Twelve Tips for Combating Identity Theft

Wednesday, June 15, 2011



A recent study by Javelin indicates the overall rate of identity theft declined significantly year-over-year between 2009 and 2009, with a twenty-eight percent dip in the number of reported events; that's the good news.

The bad news is that the cost of remediating an identity theft event increased by sixty-three percent over the same time period, and the incidence of "friendly fraud" - identity theft by an acquaintance of the victim - rose seven percent.

Younger people and the elderly remain particularly vulnerable to identity theft, and the crime remains the number one reported consumer complaint the FTC receives, according to the Identity Theft Resource Center (ITRC).

The Los Angeles County Sheriff Department offers the following twelve identity theft prevention tips:

1. Identity theft starts with the misuse of your personal identifying information such as your name, Social Security number, credit card numbers, or other financial account information.

2. Check your credit report from each of the three major credit bureaus every year.

3. Open your credit card bills and bank statements right away. Review your statements and close unused accounts. Be aware if bills don’t arrive on time. It may mean that someone has changed contact information to hide fraudulent charges.

4. Don’t carry your Social Security card or PIN numbers in your purse or wallet because of what can happen if they fall into the wrong hands.

5. Avoid giving any personal information over the phone, mail, or Internet unless you know who you are dealing with. Give it to them in person instead.

6. Criminals pretend they are collecting money for victims of a natural disaster. Sometimes they claim to be police officers and ask for donations.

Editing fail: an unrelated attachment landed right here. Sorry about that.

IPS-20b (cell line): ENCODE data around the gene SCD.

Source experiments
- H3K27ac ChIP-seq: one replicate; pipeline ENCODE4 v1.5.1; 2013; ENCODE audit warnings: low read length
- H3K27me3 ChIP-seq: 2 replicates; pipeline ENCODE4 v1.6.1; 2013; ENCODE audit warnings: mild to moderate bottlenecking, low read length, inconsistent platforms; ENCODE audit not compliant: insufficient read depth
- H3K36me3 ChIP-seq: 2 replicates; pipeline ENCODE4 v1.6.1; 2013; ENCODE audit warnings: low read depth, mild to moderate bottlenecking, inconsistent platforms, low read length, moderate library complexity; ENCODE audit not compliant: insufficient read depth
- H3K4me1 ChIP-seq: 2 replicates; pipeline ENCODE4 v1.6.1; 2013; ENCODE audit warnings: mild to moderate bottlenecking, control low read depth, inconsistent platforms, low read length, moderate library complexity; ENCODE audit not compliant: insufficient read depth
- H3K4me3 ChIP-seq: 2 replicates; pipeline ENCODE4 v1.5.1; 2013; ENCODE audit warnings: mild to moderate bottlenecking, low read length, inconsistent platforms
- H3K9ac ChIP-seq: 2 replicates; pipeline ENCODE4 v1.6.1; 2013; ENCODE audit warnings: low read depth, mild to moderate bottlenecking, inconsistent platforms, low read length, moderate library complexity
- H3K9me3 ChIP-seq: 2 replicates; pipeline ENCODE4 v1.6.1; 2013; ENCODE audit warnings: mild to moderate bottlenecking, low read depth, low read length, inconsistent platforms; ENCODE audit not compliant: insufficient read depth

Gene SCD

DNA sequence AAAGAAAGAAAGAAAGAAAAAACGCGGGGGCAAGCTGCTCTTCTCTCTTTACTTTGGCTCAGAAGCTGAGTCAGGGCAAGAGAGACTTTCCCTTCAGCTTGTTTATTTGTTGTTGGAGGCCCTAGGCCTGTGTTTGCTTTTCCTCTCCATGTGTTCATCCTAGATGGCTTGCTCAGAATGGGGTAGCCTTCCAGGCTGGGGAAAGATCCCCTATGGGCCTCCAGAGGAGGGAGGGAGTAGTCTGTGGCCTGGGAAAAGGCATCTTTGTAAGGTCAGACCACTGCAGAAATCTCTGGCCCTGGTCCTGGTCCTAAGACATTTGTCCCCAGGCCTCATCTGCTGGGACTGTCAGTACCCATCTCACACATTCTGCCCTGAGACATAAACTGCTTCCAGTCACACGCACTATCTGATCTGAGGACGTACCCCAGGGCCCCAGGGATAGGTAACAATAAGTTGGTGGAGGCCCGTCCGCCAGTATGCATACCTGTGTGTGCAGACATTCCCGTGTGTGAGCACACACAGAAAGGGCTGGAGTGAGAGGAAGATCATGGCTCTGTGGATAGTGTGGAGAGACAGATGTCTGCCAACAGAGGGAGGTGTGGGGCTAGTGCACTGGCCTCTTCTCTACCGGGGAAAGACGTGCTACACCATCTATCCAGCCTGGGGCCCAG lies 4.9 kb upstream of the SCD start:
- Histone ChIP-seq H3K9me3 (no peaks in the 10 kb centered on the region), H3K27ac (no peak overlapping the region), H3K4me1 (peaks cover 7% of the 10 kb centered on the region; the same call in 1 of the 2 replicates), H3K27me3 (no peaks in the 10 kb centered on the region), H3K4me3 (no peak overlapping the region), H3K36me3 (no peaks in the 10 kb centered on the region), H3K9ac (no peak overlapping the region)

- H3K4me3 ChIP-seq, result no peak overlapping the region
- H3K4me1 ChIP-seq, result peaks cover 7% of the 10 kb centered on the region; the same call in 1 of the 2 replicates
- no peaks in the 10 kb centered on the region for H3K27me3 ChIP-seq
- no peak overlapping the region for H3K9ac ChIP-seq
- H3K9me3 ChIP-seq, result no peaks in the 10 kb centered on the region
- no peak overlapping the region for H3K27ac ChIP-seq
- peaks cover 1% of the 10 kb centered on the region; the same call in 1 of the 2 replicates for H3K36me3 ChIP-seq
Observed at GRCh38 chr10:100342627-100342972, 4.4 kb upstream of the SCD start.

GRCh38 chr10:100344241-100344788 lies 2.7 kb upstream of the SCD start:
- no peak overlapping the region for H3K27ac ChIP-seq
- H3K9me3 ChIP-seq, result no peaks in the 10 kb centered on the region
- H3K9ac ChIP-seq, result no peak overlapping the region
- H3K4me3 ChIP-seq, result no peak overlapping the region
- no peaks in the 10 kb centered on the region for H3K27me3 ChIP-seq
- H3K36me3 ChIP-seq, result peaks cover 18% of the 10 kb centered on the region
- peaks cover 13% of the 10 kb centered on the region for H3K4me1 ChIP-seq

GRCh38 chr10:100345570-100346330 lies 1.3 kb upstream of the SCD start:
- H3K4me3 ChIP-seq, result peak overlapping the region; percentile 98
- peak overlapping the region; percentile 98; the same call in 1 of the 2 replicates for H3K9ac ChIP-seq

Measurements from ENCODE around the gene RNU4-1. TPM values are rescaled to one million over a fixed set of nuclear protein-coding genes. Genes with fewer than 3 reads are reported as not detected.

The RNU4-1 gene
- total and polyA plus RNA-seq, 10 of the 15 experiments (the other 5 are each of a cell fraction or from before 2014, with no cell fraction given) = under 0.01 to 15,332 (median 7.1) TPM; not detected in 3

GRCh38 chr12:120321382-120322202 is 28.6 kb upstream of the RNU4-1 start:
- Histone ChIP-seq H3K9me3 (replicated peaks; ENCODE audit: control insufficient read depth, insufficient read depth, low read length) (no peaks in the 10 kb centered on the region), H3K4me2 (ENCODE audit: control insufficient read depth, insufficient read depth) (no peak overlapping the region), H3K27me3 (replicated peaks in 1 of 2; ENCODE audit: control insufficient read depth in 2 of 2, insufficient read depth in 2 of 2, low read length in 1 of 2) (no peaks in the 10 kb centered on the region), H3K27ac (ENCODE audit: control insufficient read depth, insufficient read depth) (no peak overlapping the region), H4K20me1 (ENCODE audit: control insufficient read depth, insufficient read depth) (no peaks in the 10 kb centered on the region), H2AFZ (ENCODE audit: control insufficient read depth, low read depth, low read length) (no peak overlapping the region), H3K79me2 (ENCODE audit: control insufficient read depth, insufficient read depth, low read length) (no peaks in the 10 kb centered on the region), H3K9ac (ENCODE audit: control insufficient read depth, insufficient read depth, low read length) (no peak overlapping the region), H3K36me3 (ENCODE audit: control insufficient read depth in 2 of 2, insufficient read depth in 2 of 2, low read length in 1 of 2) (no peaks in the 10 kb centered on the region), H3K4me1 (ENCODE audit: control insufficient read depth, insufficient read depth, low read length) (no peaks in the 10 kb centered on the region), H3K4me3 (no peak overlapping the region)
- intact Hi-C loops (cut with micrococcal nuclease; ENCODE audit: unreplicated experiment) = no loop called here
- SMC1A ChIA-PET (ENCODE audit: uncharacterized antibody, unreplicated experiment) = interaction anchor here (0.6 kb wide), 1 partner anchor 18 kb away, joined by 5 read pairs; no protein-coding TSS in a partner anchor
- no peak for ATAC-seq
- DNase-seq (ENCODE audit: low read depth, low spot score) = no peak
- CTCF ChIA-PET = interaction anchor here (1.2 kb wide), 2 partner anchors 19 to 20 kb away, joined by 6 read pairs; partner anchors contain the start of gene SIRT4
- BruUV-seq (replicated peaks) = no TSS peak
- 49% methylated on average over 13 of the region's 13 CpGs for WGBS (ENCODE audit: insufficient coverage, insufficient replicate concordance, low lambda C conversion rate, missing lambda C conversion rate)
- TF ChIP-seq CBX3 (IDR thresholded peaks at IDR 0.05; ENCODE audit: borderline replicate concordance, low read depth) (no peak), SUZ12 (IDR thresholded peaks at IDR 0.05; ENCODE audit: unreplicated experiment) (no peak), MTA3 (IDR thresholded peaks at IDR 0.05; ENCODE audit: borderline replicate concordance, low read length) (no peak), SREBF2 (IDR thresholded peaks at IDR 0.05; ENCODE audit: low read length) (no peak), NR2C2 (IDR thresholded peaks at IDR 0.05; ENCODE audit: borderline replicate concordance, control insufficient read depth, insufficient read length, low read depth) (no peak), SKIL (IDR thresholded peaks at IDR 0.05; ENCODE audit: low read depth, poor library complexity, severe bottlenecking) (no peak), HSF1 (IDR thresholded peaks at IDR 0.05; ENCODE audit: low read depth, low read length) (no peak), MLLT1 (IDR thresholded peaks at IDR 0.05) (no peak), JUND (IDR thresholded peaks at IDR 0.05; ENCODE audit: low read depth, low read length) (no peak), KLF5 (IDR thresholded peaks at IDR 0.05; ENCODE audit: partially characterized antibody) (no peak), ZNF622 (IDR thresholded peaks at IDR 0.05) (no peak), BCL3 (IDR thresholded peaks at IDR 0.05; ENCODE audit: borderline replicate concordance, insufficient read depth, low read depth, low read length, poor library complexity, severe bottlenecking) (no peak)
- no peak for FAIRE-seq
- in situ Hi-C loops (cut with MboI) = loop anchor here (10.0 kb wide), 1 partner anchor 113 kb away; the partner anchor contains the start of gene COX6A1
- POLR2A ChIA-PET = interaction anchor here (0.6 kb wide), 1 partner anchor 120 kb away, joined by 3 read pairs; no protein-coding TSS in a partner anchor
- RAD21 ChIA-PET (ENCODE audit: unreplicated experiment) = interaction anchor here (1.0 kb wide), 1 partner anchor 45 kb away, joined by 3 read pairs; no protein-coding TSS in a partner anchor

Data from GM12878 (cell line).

7. Elderly people are frequently targeted in money scams. Keep a helpful eye for elderly family members and vulnerable neighbors.

8. Make sure that you disconnect your laptop from a broadband or a shared connection when you are not using it.

9. Avoid offers and pop-ups that sound too good to be true. They want you to enter your information so they can access all of your personal information.

10. Remove your name from mailing lists for pre-approved credit offers. Pre-approved credit card offers are a target for identity thieves who steal your mail. Have your name removed from credit
bureau marketing lists. Call toll-free 888-5OPTOUT (888-567-8688).

11. Only enter personal information on secure Web pages that encrypt your data in transit. You can often tell if a page is secure if "https" is in URL or if there is a padlock icon on the browser window.

12. If you’re going to use a mail box, do so during or close to the posted pick up hours. Better yet, drop your mail off at your local post office. Retrieve mail promptly and discontinue delivery while out of town.

Visit the LASD website for more information on identity theft.


Possibly Related Articles:
Identity Theft Social Security Numbers Headlines FTC Credit Cards Guidelines ITRC Law Enforcement Friendly Fraud
Post Rating I Like this!
Mark Bragi Great article! Thank you for highlighting this very real problem and providing tips for preventing identity theft. Its also helpful to mention that there is one other method of preventing id theft and that is credit report fraud alert
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